Description of the Caves

The Škocjan Caves are a unique natural phenomenon, the creation of the Reka River. The Reka River springs from below the Snežnik plateau and flows some fifty-five kilometres on the surface. After reaching the Karst, that is the limestone surface, the river not only deepens its riverbed through erosion, but also by means of corrosion – it dissolves the limestone.
In the first part of its course on the limestone, the Reka still flows on the surface, along an approximately four-kilometre-long gorge that ends with a magnificent wall under which it disappears underground. The Reka River blind valley is the largest in Slovenia. In the distant past, probably in the Early Pleistocene, that is a few hundred thousand years ago, the ceiling of the cave collapsed some 200 metres from the sinks; as a result, the collapse dolines Velika dolina (up to 165 metres deep) and Mala dolina (120 metres) were created, separated by a natural bridge, a remnant of the original cave ceiling. Above the caves, between the wall above the sink and the walls of Mala dolina, lies the village of Škocjan. Close to the houses, there is another entrance to the underground, a ninety-metre-deep abyss called Okroglica, which ends just above the underground Reka River.
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At the bottom of Velika dolina, the Reka River finally disappears underground and resurfaces again thirty-four kilometres away at the springs of the Timava River, not far from the Adriatic coast. Part of the Škocjan Caves in which the Reka River flows, namely the Šumeča jama (the Murmuring Cave), is only 3.5 kilometres long, between 10 and 60 metres wide and over 100 metres high underground. The length of all cave passages totals approximately 6 kilometres, while the vertical difference between the highest entrance (Okroglica abyss) and the lowest point in the caves reached by man, that is the siphon, is 205 metres. At some places, the gorge extends into underground chambers. The largest of them, Martel's Chamber, is 308 metres long, 89 metres wide on average (reaching a maximum of 123 metres) and 106 metres high, with the highest point of the ceiling at 146 metres above the Reka River bed (Drole, 1997). The largest cross-section measures 12,000 square metres, thus giving this chamber a volume of 2.2 million cubic metres.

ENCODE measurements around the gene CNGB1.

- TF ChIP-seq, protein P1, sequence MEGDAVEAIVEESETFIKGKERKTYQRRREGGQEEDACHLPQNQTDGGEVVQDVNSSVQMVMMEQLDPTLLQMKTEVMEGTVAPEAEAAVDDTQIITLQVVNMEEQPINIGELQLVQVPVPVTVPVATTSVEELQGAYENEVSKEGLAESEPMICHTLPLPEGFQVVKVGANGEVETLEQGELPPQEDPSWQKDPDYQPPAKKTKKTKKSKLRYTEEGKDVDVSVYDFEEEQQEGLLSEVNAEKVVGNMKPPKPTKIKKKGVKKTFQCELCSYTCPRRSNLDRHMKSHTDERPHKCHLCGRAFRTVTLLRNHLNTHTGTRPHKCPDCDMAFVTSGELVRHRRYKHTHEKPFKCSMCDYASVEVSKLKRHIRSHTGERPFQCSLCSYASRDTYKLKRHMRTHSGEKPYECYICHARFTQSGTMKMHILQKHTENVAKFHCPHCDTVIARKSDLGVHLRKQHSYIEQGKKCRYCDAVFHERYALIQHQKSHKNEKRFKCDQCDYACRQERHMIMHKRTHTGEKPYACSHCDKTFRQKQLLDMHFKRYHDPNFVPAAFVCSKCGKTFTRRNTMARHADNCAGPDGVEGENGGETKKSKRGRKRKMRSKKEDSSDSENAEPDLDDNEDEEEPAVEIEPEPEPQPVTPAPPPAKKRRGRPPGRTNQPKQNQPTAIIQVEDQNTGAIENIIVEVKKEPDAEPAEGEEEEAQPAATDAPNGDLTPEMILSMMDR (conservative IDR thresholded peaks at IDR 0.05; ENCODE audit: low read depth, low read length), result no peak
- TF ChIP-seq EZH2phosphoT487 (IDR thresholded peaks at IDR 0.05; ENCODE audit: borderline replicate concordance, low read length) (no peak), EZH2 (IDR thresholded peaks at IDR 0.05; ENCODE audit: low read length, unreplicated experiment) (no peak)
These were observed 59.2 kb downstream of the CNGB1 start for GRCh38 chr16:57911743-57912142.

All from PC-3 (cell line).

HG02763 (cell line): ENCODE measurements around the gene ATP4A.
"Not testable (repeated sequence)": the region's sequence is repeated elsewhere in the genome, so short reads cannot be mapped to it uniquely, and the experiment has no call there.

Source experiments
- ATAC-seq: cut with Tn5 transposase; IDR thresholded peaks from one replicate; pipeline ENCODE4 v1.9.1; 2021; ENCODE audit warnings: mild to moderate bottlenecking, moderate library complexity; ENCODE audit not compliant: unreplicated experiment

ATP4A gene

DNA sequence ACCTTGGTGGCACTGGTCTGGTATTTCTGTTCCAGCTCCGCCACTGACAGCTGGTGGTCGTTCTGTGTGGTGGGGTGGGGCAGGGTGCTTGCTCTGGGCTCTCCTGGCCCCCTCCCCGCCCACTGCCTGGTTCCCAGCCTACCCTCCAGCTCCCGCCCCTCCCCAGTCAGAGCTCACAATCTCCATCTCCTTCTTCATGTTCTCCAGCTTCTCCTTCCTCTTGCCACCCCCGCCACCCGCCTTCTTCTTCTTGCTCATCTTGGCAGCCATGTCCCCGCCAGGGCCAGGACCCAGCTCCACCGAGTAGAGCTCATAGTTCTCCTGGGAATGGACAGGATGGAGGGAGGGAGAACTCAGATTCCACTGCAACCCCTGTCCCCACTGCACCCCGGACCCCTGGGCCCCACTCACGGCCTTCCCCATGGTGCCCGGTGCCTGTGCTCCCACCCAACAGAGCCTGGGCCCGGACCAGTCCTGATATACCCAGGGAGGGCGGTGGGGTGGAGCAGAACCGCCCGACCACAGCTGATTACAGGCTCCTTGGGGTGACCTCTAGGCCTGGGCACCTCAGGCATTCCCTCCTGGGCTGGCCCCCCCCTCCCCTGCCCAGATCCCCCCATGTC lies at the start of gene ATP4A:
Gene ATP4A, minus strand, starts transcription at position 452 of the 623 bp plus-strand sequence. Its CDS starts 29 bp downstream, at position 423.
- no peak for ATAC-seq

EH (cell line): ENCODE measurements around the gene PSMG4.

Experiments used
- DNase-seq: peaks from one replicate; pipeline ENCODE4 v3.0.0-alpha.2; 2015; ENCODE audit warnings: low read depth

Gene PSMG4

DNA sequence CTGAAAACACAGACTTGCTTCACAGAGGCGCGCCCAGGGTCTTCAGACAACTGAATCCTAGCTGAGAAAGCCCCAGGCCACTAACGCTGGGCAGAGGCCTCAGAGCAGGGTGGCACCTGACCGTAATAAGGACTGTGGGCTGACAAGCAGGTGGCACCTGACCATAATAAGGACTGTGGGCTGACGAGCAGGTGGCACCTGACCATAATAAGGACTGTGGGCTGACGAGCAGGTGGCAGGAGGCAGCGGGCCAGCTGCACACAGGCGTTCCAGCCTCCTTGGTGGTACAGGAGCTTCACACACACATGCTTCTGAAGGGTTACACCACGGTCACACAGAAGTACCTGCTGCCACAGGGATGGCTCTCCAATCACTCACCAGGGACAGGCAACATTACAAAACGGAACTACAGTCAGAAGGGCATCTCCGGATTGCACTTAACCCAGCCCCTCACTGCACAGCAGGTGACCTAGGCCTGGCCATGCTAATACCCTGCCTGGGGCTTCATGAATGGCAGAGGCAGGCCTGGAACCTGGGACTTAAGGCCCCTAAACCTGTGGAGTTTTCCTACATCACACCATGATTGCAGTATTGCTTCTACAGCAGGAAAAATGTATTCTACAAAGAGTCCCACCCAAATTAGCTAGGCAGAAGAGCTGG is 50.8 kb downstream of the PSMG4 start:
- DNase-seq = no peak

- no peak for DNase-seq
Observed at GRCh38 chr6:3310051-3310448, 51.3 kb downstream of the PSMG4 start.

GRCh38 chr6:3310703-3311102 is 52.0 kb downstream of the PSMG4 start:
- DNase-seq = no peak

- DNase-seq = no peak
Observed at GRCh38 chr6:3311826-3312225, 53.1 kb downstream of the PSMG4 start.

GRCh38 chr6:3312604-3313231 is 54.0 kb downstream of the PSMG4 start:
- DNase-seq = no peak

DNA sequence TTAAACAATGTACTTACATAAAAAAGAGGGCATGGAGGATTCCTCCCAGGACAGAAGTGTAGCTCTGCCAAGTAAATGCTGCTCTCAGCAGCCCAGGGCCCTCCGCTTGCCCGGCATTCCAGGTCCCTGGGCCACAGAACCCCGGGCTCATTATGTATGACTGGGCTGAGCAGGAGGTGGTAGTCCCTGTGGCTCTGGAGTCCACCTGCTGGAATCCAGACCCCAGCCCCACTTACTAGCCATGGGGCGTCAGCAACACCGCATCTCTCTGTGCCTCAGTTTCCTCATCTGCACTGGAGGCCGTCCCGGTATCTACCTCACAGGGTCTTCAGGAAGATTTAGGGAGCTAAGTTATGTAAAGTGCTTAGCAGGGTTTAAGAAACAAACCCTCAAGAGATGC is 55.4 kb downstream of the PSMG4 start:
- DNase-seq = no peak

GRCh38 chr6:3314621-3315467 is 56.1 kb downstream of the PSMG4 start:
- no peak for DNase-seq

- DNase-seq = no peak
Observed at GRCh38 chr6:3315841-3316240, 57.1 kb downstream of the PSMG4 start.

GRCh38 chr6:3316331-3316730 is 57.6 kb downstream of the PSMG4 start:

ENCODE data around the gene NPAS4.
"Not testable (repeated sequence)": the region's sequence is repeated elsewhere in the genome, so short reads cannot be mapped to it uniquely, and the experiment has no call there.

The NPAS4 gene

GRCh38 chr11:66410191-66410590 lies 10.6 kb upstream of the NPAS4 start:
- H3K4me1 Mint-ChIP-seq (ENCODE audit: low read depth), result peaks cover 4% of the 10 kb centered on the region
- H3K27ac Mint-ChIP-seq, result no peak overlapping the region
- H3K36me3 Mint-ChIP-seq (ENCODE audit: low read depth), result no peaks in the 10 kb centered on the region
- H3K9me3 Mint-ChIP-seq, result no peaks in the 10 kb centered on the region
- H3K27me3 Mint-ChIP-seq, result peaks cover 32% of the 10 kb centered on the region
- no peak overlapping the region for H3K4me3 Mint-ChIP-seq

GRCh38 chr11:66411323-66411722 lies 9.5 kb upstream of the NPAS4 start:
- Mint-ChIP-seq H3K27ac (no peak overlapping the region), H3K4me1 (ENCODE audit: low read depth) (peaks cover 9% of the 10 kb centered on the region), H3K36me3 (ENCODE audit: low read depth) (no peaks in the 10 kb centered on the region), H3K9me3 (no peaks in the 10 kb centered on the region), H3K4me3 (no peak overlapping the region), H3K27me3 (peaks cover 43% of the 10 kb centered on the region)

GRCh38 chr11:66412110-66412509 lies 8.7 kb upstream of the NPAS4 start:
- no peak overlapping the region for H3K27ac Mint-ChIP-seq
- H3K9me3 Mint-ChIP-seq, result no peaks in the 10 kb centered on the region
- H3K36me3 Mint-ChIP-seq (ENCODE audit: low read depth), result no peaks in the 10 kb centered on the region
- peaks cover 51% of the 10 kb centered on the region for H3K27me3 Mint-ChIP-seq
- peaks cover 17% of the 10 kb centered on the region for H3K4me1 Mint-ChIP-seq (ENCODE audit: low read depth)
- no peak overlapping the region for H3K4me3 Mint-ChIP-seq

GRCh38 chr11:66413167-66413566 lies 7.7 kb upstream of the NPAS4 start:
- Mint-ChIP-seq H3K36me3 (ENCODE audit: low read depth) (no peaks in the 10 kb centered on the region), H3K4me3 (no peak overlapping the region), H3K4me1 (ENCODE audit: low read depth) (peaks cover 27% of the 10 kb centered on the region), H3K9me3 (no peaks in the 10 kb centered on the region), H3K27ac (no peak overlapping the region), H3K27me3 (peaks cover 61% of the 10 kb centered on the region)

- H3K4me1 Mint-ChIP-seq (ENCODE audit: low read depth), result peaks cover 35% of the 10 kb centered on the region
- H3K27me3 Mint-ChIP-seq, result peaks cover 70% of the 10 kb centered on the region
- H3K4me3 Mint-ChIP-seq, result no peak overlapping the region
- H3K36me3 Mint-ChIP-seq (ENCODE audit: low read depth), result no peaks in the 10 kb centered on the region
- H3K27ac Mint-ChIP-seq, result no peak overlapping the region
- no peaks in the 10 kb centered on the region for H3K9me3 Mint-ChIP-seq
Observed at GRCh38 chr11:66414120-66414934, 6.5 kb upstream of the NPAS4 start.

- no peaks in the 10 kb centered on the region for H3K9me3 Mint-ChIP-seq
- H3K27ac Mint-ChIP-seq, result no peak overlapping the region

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Prepared by: Borut Peric